FIG. 1 is a front perspective view showing an orthodontic wire retainer according to the present invention. As illustrated, the orthodontic wire retainer comprises a stainless steel wire (11) about 1 mm in diameter extending along the posterior surface of the dental arch (10), a stainless steel wire (12) about 0.5 mm in diameter extending in a loop along the anterior surface of the dental arch (10), and a stainless steel wire (13) about 0.8 mm in diameter which fits between a canine tooth (20) and a premolar (30) and brazed in situ to said stainless steel wires (11) and (12). These stainless steel wires (11), (12) and (13) as brazed to each other constitutes an integral annular bridge (14) providing a resilient support for the dental arch to provide a dental arch bracing appliance that transmits the orthodontic pressure. In working the present invention, the diameters of stainless steel wires (11), (12) and (13) are selected according to the resilient bracing force to be applied to the dental arch. For example, the embodiment illustrated in FIG. 1 pertains to the case in which the relapsing force acting on the dental arch is directed toward the palate side and, therefore, in order to cope with this relapsing force, design consideration has been paid so that the first stainless steel wire (11) disposed along the posterior surface of the dental arch (10) has a diameter approximately twice that of the second stainless steel wire (12) disposed along the anterior surface of the dental arch (10).
In a preferred mode of working of the present invention, for the purpose of preventing sinking of the wire retainer with respect to the dental arch (10), the terminal ends of said first stainless steel wire (11), second stainless steel wire (12) and third stainless steel wire (13) are curved along the surfaces of the molar (40), premolar (30) and canine (20), respectively, to form rests (15). In this embodiment, the third stainless steel wire (13) is disposed between canine (20) and premolar (30) or between premolar (20) and molar (40) but in order to maintain the fitting and retention function of the wire retainer at a predetermined level, the position of said third stainless steel wire (13) is selected so that said rest (15) may exhibit the anti-sinking effect with respect to at least one premolar (30) or molar (40) externally of said annular bridge (14).
It will be apparent from the foregoing description that as the wire retainer according to the present invention is such that the metal wires transmit a resilient bracing force to the dental arch without the aid of a synthetic resin base, the difficulties in speech due to the placement of the resin base in the palate and the inconvenience of removing the retainer before meals are effectively eliminated. Therefore, the present invention permits long-term continued use of the retainer, thus bringing forth a marked improvement in orthodontic effect as compared with the conventional retainer.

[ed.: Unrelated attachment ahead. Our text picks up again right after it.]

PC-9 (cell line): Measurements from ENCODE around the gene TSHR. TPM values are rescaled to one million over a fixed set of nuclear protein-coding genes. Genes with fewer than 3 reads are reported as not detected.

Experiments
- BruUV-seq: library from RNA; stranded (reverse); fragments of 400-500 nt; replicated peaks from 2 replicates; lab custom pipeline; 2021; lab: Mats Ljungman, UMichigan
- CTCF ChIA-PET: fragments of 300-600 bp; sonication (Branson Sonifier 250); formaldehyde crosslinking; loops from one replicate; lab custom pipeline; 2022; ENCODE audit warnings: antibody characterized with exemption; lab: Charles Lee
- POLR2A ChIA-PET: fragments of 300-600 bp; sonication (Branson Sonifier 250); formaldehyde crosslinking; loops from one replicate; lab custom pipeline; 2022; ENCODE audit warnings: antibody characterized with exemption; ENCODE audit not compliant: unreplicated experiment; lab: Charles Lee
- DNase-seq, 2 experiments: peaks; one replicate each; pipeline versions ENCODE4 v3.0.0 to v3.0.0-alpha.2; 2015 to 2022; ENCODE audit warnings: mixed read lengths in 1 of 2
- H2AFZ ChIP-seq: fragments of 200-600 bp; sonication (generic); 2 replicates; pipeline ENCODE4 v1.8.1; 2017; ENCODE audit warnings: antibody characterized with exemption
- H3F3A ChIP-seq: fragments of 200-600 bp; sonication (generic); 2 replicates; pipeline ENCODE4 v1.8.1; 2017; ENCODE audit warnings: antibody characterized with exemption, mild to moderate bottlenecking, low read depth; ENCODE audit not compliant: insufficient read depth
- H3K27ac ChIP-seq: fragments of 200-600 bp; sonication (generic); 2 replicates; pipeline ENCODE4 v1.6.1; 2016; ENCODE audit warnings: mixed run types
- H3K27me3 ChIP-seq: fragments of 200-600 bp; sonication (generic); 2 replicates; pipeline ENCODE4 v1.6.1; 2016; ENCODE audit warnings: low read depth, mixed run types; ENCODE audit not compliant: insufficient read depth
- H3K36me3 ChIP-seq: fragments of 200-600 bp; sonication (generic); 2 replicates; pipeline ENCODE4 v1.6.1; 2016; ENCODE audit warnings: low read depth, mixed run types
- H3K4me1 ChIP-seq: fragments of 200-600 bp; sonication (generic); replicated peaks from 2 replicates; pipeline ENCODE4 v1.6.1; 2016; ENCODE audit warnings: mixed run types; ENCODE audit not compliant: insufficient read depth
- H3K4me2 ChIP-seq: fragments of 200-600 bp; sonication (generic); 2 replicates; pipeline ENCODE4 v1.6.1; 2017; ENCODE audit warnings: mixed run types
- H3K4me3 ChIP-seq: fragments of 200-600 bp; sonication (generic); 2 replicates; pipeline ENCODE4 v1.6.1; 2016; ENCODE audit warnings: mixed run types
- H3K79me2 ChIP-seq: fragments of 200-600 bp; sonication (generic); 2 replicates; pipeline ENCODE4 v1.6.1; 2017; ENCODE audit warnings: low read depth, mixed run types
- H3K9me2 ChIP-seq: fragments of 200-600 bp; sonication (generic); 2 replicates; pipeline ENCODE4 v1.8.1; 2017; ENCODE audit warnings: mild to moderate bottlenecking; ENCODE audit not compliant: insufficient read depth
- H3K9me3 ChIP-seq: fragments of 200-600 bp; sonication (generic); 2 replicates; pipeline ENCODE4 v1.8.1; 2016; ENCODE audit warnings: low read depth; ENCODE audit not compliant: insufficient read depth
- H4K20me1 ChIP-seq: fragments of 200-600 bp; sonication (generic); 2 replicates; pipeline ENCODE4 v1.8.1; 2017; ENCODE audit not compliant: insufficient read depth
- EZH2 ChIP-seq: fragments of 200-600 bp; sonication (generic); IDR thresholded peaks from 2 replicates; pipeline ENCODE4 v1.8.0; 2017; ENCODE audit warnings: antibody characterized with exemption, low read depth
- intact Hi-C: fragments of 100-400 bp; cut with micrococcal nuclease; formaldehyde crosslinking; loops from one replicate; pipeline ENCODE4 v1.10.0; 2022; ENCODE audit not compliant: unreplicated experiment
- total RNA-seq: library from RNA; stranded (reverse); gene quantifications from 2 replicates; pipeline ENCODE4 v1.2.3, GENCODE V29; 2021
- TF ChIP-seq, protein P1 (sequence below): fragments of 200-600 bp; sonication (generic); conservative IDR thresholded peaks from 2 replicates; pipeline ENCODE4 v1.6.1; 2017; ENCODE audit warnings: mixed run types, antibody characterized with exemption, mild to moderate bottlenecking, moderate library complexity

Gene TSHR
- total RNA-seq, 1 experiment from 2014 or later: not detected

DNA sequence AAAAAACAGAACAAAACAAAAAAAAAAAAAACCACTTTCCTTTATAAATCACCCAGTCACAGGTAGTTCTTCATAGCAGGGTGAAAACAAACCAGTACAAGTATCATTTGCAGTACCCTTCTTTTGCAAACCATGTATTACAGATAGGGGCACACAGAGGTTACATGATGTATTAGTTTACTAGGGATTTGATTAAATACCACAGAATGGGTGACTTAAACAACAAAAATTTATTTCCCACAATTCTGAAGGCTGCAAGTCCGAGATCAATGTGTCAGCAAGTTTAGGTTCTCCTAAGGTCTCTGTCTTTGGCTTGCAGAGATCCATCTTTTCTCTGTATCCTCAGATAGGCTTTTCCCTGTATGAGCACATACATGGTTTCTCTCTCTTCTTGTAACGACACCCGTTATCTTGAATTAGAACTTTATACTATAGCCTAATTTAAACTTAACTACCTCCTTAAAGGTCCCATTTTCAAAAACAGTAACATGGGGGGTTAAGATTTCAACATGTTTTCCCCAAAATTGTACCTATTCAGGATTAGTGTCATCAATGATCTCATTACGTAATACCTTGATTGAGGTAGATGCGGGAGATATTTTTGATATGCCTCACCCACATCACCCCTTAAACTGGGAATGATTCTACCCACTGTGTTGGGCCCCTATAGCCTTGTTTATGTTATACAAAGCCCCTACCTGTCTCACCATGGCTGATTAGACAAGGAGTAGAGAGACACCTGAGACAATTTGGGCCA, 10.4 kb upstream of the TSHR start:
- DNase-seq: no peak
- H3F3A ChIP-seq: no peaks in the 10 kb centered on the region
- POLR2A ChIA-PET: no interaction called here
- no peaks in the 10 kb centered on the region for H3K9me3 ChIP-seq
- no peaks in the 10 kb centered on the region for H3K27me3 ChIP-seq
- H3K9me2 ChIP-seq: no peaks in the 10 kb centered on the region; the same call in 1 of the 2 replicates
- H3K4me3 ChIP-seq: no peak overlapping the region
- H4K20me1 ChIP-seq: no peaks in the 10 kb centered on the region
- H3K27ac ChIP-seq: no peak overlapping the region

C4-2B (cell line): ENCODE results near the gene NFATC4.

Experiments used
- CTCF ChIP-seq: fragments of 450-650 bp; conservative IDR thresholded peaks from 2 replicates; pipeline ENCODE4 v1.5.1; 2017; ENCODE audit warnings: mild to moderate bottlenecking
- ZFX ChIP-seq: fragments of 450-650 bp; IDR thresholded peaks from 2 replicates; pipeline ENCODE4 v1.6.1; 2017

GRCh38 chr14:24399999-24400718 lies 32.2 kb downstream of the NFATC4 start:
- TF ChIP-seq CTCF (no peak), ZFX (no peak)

|Cited Patent||Filing date||Publication date||Applicant||Title|
|US1130242 *||Jun 22, 1914||Mar 2, 1915||Dexter S Bacon||Appliance for regulating teeth.|
|US1361661 *||Dec 15, 1917||Dec 7, 1920||Alexander Charles L||Orthodontia appliance|
|US4090299 *||Apr 25, 1977||May 23, 1978||Williams Richard E||Orthodontic appliance|
|US4413978 *||May 17, 1982||Nov 8, 1983||Kurz Craven H||Orthodontic retainer|
|US4472138 *||Apr 28, 1982||Sep 18, 1984||Howe Raymond P||Orthodontic appliance|
|DE595207C *||Oct 20, 1932||Apr 4, 1934||Werner Hosse||Vorrichtung zum Regeln der Zahnstellung|
|Citing Patent||Filing date||Publication date||Applicant||Title|
|US4884974 *||Dec 21, 1987||Dec 5, 1989||View-Master Ideal Group, Inc.||Interactive talking book and audio player assembly|
|US5163839 *||Jul 23, 1991||Nov 17, 1992||Metcalf Lyman R||Direct bond retainer for teeth|
|US5580243 *||Jun 1, 1995||Dec 3, 1996||Bloore; John A.||Removable orthodontic aligner with eyelet arm springs|
|US20050019720 *||Jul 24, 2003||Jan 27, 2005||Toshio Harima||Orthodontic wire retainer|
|U.S. Classification||433/18, 433/6|
|Aug 6, 1986||AS||Assignment|
Owner name: YUGEN KAISHA K. O. L., DAIICHI BLDG., 14-13 MOTOMA
Free format text: ASSIGNMENT OF ASSIGNORS INTEREST.;ASSIGNOR:HARIMA, TOSHIO;REEL/FRAME:004592/0513
Effective date: 19860730
|Aug 7, 1991||FPAY||Fee payment|
Year of fee payment: 4
|Aug 3, 1995||FPAY||Fee payment|
Year of fee payment: 8
|Aug 9, 1999||FPAY||Fee payment|
Year of fee payment: 12